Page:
Vasa Museum

Stockholm, Sweden

The Vasa Museum (Vasamuseet) is a maritime museum displaying the only almost fully intact 17th century ship that has ever been salvaged, the 64-gun warship Vasa that sank on her maiden voyage in 1628. Opened in 1990, the Vasa Museum is one of the most visited museums in Scandinavia.

The main hall contains the ship itself and various exhibits related to the archaeological findings of the ships and early 17th century Sweden. Vasa has been fitted with the lower sections of all three masts, a new bowsprit, winter rigging, and has had certain parts that were missing or heavily damaged replaced. The replacement parts have not been treated or painted and are therefore clearly visible against the original material that has been darkened after three centuries under water.

The new museum is dominated by a large copper roof with stylized masts that represent the actual height of Vasa when she was fully rigged. Parts of the building are covered in wooden panels painted in dark red, blue, tar black, ochre yellow and dark green. The interior is similarly decorated, with large sections of bare, unpainted concrete, including the entire ceiling. Inside the museum the ship can be seen from six levels, from her keel to the very top of the stern castle. Around the ship are numerous exhibits and models portraying the construction, sinking, location and recovery of the ship. There are also exhibits that expand on the history of Sweden in the 17th century, providing background information for why the ship was built. A movie theatre shows a film in alternating languages on the recovery of the Vasa.

The museum also features four other museum ships moored in the harour outside: the ice breaker Sankt Erik (launched 1915), the lightvessel Finngrundet (1903), the torpedo boat Spica (1966) and the rescue boat Bernhard Ingelsson (1944).



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Founded: 1990
Category: Museums in Sweden
Historical period: Modern and Nonaligned State (Sweden)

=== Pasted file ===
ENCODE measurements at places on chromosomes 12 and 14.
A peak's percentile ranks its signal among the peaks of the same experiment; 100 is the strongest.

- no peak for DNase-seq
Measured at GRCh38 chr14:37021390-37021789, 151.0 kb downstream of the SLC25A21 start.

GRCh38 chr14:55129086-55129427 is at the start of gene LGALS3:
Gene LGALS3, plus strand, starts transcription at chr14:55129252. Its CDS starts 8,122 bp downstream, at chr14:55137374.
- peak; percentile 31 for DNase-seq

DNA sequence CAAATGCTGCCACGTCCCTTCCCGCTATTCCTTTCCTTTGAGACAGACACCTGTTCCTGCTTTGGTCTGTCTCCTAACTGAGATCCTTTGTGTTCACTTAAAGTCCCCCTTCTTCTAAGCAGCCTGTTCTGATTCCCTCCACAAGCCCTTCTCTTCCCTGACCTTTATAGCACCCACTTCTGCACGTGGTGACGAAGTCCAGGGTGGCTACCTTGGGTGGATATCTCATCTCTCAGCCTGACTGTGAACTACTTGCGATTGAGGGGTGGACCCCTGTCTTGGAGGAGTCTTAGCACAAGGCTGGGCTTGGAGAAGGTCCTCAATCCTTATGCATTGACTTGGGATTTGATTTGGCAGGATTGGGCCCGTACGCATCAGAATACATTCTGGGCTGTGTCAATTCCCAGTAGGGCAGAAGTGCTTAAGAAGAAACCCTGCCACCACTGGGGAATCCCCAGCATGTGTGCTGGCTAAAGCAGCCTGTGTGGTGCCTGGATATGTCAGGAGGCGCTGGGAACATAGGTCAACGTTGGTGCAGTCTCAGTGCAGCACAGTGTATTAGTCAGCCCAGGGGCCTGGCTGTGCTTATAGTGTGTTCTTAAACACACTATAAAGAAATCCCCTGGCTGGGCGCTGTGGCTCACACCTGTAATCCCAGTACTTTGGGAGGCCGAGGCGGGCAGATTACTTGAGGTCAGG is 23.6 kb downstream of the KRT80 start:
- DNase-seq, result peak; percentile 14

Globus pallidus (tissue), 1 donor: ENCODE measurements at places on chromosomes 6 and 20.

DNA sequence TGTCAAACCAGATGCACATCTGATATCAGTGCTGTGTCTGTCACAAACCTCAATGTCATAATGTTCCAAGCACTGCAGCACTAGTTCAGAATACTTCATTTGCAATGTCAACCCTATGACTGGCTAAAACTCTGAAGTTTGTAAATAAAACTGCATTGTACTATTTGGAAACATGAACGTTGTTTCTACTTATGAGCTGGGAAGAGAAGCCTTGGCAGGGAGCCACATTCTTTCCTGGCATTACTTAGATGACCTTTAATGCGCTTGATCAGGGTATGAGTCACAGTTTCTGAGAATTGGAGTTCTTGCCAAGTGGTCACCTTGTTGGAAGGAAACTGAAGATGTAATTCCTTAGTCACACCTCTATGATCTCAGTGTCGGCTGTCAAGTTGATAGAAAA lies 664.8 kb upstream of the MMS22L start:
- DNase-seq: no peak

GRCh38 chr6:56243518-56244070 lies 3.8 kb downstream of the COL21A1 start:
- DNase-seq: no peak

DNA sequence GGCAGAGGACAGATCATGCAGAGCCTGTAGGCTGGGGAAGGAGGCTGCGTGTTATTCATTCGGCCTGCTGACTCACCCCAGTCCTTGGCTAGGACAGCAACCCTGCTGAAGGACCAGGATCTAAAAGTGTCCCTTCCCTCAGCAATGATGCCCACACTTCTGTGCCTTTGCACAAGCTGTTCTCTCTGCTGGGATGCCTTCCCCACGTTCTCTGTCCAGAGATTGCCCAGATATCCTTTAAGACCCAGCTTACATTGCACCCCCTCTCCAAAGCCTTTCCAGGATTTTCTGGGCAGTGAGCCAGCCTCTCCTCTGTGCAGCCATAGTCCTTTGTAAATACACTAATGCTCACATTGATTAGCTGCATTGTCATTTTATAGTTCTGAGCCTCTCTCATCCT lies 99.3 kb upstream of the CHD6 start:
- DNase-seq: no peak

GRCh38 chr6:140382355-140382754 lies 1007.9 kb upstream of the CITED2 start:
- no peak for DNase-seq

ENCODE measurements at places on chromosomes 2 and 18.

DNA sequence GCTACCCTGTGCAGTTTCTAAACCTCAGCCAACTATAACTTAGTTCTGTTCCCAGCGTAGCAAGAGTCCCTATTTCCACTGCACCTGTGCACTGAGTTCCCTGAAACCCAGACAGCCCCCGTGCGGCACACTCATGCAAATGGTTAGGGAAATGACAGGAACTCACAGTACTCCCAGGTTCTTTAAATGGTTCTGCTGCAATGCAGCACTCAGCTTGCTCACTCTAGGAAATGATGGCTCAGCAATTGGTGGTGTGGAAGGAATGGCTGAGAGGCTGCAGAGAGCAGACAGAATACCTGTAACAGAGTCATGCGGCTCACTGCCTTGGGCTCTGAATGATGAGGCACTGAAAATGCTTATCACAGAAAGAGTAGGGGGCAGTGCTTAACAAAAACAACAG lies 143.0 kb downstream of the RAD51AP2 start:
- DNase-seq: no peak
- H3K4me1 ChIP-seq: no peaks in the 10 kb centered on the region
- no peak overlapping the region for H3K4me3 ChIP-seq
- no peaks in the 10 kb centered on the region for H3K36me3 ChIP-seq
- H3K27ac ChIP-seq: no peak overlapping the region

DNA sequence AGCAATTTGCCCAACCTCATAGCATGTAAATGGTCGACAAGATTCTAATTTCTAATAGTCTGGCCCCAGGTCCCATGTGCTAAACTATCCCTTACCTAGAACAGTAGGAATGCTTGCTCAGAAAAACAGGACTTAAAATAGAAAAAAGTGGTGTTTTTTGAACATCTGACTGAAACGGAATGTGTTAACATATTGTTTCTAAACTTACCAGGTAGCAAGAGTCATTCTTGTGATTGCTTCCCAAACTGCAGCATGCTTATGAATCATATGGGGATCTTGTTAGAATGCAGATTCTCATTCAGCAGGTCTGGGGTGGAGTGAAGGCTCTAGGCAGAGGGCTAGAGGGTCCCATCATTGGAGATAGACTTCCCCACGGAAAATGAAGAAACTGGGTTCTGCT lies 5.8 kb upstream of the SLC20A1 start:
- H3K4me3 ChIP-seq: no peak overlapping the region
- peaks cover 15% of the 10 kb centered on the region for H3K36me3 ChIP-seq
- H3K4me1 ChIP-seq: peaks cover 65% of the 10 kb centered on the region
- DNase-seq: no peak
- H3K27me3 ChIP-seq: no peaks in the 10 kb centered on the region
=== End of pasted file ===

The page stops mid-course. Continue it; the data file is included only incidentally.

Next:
4.7/5 (based on Google user reviews)

User Reviews

Jordan Dimov (3 years ago)
One of the most unique museums I have visited anywhere in the world. Small, but built around an impressive story and a truly awe-inspiring centerpiece. One can spend a long time here. Great for children too.
Keith J Held (3 years ago)
The best value for your dollar. Every well done. The displays are great. The museum goes out of it's way to give you a great experience. The ship is incredibly well preserved. This is a must see if you are touring Stockholm. Get there early as you can spend a good chunk of your day going through the museum if you would like. The restaurant is also a great break from the tour. The food is great!
Jonathan Faucoeur (3 years ago)
Nice Museum. It's great to be able to see the real boat and not a reproduction. The audio guide is really great :D ! It gives life to the visit. It's only my opinion but I think it was kinda expensive. (17€ / adult ) You can see the whole gallery in 1 hour. ?? Nice but enough for me at this price.
Mary Mahoney (3 years ago)
Amazing that the Vasa was restored. Amazing to see it. The short introductory movie was great. After that???? I was done. Thankful I didn’t wait on a long line to enter. But, obviously, according to the opinions other reviewers, I’m in the minority. If you only have a short amount of time on Stockholm, I’d pass if the queue is long.
Lukáš Šaněk (3 years ago)
Fascinating experience! The quality of this museum is just awesome. Loads and loads of information, many pics, live action videos and much more. You CANNOT miss this while in Stockholm. The bistro was a rather average though. Don't forget to use the lockers otherwise.
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